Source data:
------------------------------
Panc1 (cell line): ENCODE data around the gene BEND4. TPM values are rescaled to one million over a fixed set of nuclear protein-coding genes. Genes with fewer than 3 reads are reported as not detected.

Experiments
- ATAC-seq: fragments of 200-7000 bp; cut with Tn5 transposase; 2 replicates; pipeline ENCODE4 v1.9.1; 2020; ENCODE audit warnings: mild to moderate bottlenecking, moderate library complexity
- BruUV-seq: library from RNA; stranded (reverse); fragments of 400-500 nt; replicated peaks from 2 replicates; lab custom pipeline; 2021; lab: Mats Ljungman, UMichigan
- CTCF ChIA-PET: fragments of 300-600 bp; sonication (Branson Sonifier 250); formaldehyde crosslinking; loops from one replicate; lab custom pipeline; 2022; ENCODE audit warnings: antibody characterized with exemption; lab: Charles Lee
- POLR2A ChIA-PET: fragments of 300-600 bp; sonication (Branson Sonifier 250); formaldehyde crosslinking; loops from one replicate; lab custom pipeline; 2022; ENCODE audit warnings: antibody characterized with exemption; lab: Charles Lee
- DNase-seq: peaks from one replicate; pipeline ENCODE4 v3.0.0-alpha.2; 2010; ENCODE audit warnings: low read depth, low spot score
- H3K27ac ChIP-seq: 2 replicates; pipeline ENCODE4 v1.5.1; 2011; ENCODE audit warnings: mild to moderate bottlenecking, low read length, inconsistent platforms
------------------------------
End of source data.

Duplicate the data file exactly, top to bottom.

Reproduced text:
Panc1 (cell line): ENCODE data around the gene BEND4. TPM values are rescaled to one million over a fixed set of nuclear protein-coding genes. Genes with fewer than 3 reads are reported as not detected.

Experiments
- ATAC-seq: fragments of 200-7000 bp; cut with Tn5 transposase; 2 replicates; pipeline ENCODE4 v1.9.1; 2020; ENCODE audit warnings: mild to moderate bottlenecking, moderate library complexity
- BruUV-seq: library from RNA; stranded (reverse); fragments of 400-500 nt; replicated peaks from 2 replicates; lab custom pipeline; 2021; lab: Mats Ljungman, UMichigan
- CTCF ChIA-PET: fragments of 300-600 bp; sonication (Branson Sonifier 250); formaldehyde crosslinking; loops from one replicate; lab custom pipeline; 2022; ENCODE audit warnings: antibody characterized with exemption; lab: Charles Lee
- POLR2A ChIA-PET: fragments of 300-600 bp; sonication (Branson Sonifier 250); formaldehyde crosslinking; loops from one replicate; lab custom pipeline; 2022; ENCODE audit warnings: antibody characterized with exemption; lab: Charles Lee
- DNase-seq: peaks from one replicate; pipeline ENCODE4 v3.0.0-alpha.2; 2010; ENCODE audit warnings: low read depth, low spot score
- H3K27ac ChIP-seq: 2 replicates; pipeline ENCODE4 v1.5.1; 2011; ENCODE audit warnings: mild to moderate bottlenecking, low read length, inconsistent platforms